Markets finished the week lower as investors attempted to “price in” (find an appropriate valuation level in the face of higher rates) the potential for as many as four Federal Reserve interest rate hikes by year end.
Last week, we discussed what this means for those investors utilizing discounted cash flow models — arguably the most diligent way to determine a company’s intrinsic value — so this week, let’s take a look at valuation multiples, which are also used to determine the “terminal value” in a discounted cash flow (DCF) model.
In general investors looking more near- to- mid-term (6 to 18 months out) will look at a company’s price to earnings multiple, the multiple being placed on a company’s near-term earnings. For example, Apple (AAPL) is expected to earn $5.76 per share this fiscal year — so at a price of $172, shares trade at just below 30x earnings.
However, similar to reassessing the discount rate in a DCF model when rates rise, investors must also reassess valuation multiples. That’s exactly what we saw play out this week, especially in the high fliers and particularly in the names that don’t even have earnings and therefore trade on sales-based multiples.
This is what you hear being referred to when investors mention “multiple contraction,” when interest rates go up (or are expected to go up), investors value companies using a lower valuation multiple. This is also crucial to understand because when a re-rating occurs, we often cannot look to recent highs, especially in the high fliers, as the environment has changed and the market may simply be unwilling to look back at the multiples applied in the lower rate environment. It is also why value (lower multiple names) tend to come into favor as rates rise. Value stocks typically already have low multiples, making the risk of contraction less of an issue.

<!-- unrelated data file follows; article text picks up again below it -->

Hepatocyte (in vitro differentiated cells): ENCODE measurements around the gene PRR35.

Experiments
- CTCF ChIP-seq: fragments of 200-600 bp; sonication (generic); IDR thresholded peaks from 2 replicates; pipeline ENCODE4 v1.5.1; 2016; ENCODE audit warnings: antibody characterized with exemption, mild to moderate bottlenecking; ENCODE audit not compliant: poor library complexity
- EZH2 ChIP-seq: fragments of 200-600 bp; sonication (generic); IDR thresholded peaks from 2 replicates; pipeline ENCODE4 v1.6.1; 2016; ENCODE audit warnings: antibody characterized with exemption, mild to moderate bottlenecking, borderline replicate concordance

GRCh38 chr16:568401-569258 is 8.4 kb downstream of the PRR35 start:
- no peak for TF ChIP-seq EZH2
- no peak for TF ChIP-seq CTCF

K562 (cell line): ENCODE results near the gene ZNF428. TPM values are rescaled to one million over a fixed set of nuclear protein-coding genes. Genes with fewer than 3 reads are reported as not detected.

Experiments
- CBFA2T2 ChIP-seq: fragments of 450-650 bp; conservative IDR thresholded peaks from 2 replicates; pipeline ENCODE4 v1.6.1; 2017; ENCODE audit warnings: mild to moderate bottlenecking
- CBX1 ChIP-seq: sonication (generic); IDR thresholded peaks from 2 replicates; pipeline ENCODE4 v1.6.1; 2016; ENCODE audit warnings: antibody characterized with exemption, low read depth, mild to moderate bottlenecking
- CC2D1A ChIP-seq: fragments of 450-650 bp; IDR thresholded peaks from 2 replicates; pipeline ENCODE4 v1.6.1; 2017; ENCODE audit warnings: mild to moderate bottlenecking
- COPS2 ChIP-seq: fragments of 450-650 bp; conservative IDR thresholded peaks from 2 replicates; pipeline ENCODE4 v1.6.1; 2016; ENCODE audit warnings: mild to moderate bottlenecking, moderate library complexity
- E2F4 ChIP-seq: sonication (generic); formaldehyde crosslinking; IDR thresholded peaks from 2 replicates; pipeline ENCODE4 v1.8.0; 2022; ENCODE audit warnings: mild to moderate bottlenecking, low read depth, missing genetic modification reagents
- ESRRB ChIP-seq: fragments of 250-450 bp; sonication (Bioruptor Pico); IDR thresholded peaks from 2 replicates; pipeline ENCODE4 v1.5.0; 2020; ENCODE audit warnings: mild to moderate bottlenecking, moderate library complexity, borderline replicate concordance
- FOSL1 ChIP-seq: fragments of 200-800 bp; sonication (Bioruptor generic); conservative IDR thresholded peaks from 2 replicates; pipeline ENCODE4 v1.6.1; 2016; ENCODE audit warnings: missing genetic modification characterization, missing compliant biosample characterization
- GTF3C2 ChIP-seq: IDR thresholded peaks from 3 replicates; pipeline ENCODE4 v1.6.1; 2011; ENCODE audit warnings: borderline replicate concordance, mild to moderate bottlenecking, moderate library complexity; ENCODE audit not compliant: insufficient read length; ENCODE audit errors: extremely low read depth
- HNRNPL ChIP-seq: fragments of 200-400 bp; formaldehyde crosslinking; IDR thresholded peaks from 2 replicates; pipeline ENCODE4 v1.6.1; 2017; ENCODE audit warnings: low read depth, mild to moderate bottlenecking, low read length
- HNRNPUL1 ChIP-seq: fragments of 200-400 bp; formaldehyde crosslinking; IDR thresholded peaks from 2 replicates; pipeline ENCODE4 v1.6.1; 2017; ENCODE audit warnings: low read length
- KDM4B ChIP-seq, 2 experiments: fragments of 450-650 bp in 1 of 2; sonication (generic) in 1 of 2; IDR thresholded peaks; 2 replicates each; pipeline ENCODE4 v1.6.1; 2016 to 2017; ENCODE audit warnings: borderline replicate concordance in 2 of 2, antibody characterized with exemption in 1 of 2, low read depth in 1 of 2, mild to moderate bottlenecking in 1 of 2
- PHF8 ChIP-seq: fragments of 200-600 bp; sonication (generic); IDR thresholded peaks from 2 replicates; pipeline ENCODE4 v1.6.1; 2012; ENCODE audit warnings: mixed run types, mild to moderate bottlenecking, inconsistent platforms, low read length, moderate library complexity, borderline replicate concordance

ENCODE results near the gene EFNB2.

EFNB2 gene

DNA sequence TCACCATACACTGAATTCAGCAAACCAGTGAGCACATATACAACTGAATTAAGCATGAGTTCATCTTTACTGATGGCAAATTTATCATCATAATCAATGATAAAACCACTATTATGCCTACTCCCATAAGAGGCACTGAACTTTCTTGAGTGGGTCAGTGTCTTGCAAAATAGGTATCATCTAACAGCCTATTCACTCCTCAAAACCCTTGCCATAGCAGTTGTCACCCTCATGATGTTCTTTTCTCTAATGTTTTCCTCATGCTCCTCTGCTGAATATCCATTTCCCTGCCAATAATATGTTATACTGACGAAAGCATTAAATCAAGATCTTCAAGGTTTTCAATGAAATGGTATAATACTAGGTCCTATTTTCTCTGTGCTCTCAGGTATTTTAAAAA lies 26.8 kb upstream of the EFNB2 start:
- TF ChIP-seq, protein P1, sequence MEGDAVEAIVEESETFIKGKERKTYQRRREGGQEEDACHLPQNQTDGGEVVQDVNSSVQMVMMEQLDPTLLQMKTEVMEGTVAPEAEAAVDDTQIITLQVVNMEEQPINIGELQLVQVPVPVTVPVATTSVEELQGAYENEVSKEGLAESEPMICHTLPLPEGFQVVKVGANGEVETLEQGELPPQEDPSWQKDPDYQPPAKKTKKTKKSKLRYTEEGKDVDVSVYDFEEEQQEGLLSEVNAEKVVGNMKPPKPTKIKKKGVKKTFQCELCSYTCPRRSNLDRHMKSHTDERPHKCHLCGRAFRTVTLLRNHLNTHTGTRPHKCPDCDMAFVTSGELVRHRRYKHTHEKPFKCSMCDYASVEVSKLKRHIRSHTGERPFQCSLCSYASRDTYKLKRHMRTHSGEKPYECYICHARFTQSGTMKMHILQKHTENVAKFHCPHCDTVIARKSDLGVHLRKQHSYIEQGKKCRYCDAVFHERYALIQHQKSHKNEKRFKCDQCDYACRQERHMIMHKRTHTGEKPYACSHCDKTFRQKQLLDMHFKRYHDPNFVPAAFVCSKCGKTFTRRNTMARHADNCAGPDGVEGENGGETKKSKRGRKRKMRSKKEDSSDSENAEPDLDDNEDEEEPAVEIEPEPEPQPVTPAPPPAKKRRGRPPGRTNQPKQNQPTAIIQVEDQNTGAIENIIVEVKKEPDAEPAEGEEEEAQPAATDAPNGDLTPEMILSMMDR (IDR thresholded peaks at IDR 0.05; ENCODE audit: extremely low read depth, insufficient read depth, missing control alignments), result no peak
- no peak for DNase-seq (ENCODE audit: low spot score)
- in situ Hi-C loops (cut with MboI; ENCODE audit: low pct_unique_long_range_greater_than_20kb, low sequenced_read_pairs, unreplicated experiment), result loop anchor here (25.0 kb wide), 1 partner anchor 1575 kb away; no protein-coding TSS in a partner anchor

Lastly, one more term you will often hear in this market is GARP or growth at a reasonable price. This is the term used for those names that strike a nice blend of growth and value and may therefore be able to hold up better when the selling hits the high fliers, while still providing exposure to underlying business growth.
That in mind, while we certainly like GARP-type names, and indeed the mega cap tech names such as Microsoft (MSFT), Google-parent Alphabet (GOOGL) and Facebook-parent Meta Platforms (FB) arguably all fall into this category given their mid-20s to low-30s price-to-earnings multiples combined with high teen to low 20% expected growth rates, we once again reiterate that above all, we want the stocks of companies that “make stuff and do things” because in this market earnings and cash flow are the most attractive attributes of any company, not sales growth as was the case in 2020 and early 2021 when the Fed was being as accommodative as possible.